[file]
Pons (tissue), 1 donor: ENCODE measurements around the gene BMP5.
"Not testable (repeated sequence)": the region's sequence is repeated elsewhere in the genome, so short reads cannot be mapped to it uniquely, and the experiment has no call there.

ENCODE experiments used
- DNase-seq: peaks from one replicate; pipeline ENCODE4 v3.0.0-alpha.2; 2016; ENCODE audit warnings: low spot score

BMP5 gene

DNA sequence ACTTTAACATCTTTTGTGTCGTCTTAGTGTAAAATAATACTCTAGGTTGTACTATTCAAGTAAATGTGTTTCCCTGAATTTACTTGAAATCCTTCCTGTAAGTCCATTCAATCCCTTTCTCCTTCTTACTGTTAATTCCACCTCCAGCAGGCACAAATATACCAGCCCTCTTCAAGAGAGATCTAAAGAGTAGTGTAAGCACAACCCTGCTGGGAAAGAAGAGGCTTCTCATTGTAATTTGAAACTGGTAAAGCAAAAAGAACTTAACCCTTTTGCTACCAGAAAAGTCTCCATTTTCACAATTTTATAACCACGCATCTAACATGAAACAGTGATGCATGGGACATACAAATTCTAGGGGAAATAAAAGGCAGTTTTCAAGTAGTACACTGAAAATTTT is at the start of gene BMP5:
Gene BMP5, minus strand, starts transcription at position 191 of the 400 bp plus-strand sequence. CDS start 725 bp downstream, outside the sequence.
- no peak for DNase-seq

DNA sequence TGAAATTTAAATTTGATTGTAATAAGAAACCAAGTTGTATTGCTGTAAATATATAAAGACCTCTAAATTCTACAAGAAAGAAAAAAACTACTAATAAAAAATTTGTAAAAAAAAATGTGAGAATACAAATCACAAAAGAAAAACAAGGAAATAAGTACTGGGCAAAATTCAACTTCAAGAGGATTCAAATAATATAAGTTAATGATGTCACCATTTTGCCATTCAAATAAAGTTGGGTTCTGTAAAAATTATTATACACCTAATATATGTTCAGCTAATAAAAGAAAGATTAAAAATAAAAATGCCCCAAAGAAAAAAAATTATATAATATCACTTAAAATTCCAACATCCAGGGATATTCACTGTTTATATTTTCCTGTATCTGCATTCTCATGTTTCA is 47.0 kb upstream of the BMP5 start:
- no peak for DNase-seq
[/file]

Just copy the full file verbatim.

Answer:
Pons (tissue), 1 donor: ENCODE measurements around the gene BMP5.
"Not testable (repeated sequence)": the region's sequence is repeated elsewhere in the genome, so short reads cannot be mapped to it uniquely, and the experiment has no call there.

ENCODE experiments used
- DNase-seq: peaks from one replicate; pipeline ENCODE4 v3.0.0-alpha.2; 2016; ENCODE audit warnings: low spot score

BMP5 gene

DNA sequence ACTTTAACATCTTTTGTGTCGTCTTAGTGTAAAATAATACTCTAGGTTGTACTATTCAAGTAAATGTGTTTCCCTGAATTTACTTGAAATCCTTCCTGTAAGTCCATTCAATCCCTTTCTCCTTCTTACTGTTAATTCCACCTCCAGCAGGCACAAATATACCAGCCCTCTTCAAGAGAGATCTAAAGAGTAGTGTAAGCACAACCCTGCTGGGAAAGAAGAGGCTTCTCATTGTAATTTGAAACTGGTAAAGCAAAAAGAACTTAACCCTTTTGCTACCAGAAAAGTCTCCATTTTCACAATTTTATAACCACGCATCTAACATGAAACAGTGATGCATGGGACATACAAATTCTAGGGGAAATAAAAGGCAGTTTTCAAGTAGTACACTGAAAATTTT is at the start of gene BMP5:
Gene BMP5, minus strand, starts transcription at position 191 of the 400 bp plus-strand sequence. CDS start 725 bp downstream, outside the sequence.
- no peak for DNase-seq

DNA sequence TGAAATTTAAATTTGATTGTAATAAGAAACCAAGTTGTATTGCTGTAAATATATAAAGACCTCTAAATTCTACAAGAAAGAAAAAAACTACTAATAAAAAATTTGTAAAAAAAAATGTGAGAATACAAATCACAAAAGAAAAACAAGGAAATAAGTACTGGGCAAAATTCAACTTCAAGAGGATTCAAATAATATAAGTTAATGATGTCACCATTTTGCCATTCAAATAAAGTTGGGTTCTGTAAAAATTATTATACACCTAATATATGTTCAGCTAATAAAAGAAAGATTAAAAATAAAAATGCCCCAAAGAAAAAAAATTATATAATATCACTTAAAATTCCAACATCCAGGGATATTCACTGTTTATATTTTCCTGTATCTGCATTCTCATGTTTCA is 47.0 kb upstream of the BMP5 start:
- no peak for DNase-seq